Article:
Tuesday Jan 17, 2023

Acts 13:37

Tuesday, 17 January 2023

 

“but He whom God raised up saw no corruption. Acts 13:37

 

While speaking in the synagogue, Paul just noted that by the will of God David served his own generation, fell asleep, was buried with his fathers, and saw corruption. Therefore, his words concerning God’s Holy One not seeing corruption could not have been referring to him. They were, instead, a prophecy of the coming Messiah. Paul now proclaims that the prophesied Messiah has come, fulfilling David’s words. Paul’s words begin with, “but He.”

 

The Subject is Jesus, specifically noted in verse 13:23, and who has been the main Subject of Paul’s words since –

 

From this man’s seed, according to the promise, God raised up for Israel a Savior—Jesus.”

 

It is this Jesus “whom God raised up.” In the Greek, three words translated as “raised up” are used. Each carries a specific meaning not fully perceived because of the translation. Notice the progression of his words –

 

*From this man’s seed, according to the promise, God raised up [agó] for Israel a Savior—Jesus. Acts 13:23 (to bring forth). God brought forth a Savior for Israel according to the promise.

 

*But God raised [egeiró] Him from the dead. Acts 13:30 (To arouse or awaken). God aroused Jesus from the state of death despite being put to death.

 

*God has fulfilled this for us their children, in that He has raised up [anistémi] Jesus. Acts 13:33 (To stand up or raise up). God raised up Jesus according to the promise both among Israel in His incarnation and which is then confirmed in raising Him out of the dead in the resurrection.

 

*And that He raised Him [anistémi] from the dead, no more to return to corruption, He has spoken thus: Acts 13:34 (To stand up or raise up). God raised Jesus, standing Him up from His place and position of death.

 

*but He whom God raised up [egeiró] saw no corruption. Acts 13:37 (To arouse or awaken). Unlike David, God aroused Jesus without seeing corruption.

 

Under inspiration of the Spirit, Paul has carefully spoken his words to ensure that every point about the life, death, and resurrection of Jesus is fully understood. He doesn’t need to include the words “from the dead” in this verse because it is understood from the context of the previous verse. Jesus’ arousal is contrasted to David’s non-arousal. David remained in the grave and corrupted. On the other hand, Jesus “saw no corruption.”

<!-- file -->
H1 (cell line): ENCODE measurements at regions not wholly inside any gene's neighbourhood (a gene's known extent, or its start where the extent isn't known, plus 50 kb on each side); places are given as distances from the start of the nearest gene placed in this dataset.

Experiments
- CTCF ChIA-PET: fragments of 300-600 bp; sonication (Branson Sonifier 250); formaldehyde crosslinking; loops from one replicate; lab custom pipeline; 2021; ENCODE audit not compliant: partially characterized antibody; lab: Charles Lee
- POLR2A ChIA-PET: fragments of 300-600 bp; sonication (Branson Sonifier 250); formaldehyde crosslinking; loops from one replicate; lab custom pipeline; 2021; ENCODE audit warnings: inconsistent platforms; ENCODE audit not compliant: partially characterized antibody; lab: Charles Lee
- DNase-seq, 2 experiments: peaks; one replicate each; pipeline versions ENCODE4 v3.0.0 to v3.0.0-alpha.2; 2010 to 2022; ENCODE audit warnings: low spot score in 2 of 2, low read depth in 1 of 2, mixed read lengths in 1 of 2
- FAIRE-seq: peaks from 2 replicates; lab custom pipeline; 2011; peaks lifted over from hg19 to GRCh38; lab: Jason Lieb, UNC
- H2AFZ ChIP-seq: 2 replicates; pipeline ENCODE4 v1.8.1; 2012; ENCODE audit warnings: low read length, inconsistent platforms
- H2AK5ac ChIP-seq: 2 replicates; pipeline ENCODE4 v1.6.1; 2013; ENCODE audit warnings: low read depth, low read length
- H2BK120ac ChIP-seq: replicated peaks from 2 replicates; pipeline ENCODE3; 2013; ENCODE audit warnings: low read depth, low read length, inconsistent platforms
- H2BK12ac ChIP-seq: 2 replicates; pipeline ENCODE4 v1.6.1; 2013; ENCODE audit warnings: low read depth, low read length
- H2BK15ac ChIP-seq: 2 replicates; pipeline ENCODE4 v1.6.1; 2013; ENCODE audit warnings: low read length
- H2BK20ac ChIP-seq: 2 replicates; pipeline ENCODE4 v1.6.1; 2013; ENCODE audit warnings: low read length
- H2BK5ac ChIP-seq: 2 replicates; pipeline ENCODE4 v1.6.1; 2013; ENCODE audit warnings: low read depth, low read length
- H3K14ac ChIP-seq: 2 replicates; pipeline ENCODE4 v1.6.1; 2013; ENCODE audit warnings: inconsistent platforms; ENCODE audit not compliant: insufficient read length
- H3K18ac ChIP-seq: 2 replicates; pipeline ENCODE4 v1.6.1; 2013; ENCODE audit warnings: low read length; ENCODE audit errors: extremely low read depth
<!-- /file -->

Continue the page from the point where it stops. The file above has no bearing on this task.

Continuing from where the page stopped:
The incorruptible nature of Jesus is what is highlighted by Paul now. The importance of this point will be made manifest in his next words to the people of the synagogue, and thus to all people because his words are now recorded in Scripture.

 

Life application: Word studies, such as the one above, will help alleviate misconceptions about what is being said. Three different words have been translated in the same manner by the NKJV. Although there is nothing wrong with this, without knowing what each Greek word is saying, a misunderstanding of the overall picture may arise in our minds.

 

Therefore, when time permits, it is always a fun and rewarding thing to do a careful word study of a passage. This is especially so if you are set to lead a class on a particular passage. The time you spend analyzing such things will be well worth the effort you put into it.

 

Glorious God, may we be willing to carefully handle Your word, ensuring that what we convey to others about it is correct and well thought out. Help us to not hurriedly come to conclusions that may not be grounded in reality. Rather, give us the desire to study this precious word thoroughly in order to explain it properly to others. Amen

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